The Shopping Basket Case
Stop the clock! This week marked a much longed for triumph. After more than two and a half years, I managed to fit all my groceries into my shopping bags just as the cashier rang up the total. On top of it, I managed to put the right things into the right bags – soft and dry stuff in the one, cold and heavy stuff in the other… and the bags were neatly nestled in my trolley as I achieved this Olympic feat. Trust me, this is a big deal.
Perhaps my memories have been adjusted to reflect a rather rosy perspective, but where I come from you usually have a fairly friendly cashier ably supported by an equally friendly packer, who try very hard to pack your things as they perceive you might like them to be packed. The worst you could encounter is having a dozen eggs supporting the canned goods or having to remind the packer to please keep the ant poison (sorry environment, I need to save my house) separate from the food items.
It’s hard to understand the psychology behind it all, but here the picture is tinted somewhat differently. The tension creeps in as you approach the tills. Typically, you find yourself in a long queue, which you accept as being par for the course, but you are alone in your acceptance. The impatience levels are tangible as the trolley or basket behind you gives you a firm push along, as if you had any other place to be than the spot in which you are standing. The person in front holds firm even though there is a half-a-metre gap in front of her (which is possibly what Mr Behind Me Now sees and hopes I can help close). Now if you really want to start getting a South African’s hackles to rise, it’s to nudge them in a shopping queue. We’ve far too street-smart to know that’s how you get to donate your smartphone or purse to a quick-fingered quasi-shopper. So, Mr Behind Me Now doesn’t realise that he’s dealing with a ticking time bomb who did a self-defence course when she was in high school and can go from sweet little caring Cara to I-can-make-an-example-of-you-if-you-give-me-a-chance wannabe Ninja.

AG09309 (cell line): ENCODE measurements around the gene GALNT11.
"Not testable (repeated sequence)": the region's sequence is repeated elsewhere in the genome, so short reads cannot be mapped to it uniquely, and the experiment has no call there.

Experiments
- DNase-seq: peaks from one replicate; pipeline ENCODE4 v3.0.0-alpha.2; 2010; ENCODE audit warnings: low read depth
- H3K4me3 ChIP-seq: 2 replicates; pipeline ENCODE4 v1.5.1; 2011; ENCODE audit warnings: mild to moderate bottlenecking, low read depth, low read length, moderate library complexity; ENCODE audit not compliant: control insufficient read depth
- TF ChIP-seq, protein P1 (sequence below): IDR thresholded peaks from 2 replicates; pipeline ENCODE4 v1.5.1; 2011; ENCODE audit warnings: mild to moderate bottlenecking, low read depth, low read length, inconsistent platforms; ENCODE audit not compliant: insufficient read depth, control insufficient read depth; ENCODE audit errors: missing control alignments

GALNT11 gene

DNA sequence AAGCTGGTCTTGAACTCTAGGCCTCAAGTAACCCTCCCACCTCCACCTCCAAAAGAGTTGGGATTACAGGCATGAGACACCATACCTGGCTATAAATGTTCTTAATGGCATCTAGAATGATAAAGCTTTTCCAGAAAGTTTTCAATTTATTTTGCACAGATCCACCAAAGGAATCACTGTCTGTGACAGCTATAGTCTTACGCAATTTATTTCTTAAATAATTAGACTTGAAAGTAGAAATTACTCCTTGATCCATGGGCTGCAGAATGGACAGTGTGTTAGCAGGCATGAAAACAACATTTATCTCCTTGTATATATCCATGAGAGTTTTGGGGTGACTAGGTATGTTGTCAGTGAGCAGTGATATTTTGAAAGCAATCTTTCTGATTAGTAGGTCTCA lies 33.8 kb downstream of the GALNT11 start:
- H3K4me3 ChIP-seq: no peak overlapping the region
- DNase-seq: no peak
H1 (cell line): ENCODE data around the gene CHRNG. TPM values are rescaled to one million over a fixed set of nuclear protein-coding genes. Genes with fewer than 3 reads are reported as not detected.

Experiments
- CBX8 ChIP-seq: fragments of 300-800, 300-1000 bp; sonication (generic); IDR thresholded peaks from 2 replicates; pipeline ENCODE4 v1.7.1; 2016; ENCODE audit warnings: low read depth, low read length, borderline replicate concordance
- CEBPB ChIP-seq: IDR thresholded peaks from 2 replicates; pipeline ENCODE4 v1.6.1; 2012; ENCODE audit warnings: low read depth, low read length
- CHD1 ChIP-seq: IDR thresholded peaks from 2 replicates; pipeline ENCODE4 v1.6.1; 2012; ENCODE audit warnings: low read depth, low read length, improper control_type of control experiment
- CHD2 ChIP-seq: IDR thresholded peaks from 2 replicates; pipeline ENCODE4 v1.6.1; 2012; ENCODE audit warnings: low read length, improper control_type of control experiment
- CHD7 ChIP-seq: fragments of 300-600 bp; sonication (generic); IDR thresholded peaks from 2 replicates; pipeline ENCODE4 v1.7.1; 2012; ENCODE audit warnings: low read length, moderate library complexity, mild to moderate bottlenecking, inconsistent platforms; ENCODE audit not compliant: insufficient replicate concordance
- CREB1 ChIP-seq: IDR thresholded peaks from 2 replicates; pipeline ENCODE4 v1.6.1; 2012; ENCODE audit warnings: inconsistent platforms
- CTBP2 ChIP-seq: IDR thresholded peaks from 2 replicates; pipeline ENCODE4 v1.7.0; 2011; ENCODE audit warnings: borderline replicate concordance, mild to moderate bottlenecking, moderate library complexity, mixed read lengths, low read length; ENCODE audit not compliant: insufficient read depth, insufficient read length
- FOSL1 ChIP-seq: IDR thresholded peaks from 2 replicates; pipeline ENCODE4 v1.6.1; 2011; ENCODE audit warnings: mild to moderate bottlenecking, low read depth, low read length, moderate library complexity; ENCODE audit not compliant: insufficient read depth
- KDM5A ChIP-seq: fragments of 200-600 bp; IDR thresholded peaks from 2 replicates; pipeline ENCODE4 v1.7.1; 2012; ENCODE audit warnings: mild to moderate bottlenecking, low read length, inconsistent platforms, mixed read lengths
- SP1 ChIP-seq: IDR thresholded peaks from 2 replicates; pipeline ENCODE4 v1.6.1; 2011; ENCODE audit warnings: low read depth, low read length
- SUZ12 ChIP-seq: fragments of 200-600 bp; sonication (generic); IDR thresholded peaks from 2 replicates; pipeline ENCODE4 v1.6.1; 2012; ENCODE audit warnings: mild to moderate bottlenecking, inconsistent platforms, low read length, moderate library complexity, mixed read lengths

Now, this is when a small miracle takes place every time. Suddenly a frail little old man (actually, it could be a twenty-something in his prime – it doesn’t seem to make a difference) appears to the side of us, apologetically holding his sparse supply of goods for the day ahead in his two hands, the weight of which makes his shoulders droop. The queue shrinks and steps back to allow him to take pole position at the till. This is where us South Africans draw the line, we are very firm about our place in the queue and it takes a very rare moment of letting your guard down and not having the energy to argue to let anything like this happen, especially when they are not supporting the supermarket to the degree that you are (and they have the cheek to pay with a credit card, taking up even more time!). Yet, here, where impatience is the hallmark of the shopping experience, it is understood that the less you have to buy, the better you are treated.
It’s at this point when my conscience taps me on the shoulder and reminds me that I can be a better person and look how happy that queue-defying shopper jauntily exits the shop (yes, the frail old man suddenly develops a carefree spring in his step and I haven’t moved an inch).
In the meantime, the cashier has summoned reinforcements and Cashier Number 2 arrives. Well, the moment the announcement is made by Cashier Number 1 your fellow shoppers morph into sprinters, eyes focused on the target, legs-get-set and awaiting the go-ahead. It took me many months to realise the go-ahead comes in the form of either a subtle lift of Cashier Number 2’s eyebrows or slight movement of the chin, but then all hell breaks loose like long-distance runners jostling for position over a two metre cross-over. There’s no such thing as, “Well, I was here first and you came after me, so I guess I’d better go over to the other side then and thank you ever so much for taking over the spot I warmed up for you!”. Oh no, if you’re not quick… well, then you’re exactly where you were before. The rule, it would seem, is “Last in the first queue, first out the shop” and it hardly ever works in my favour, unless the Mr Behind Me Now has just nudged me and I am ready to pounce. Then my senses are primed for action.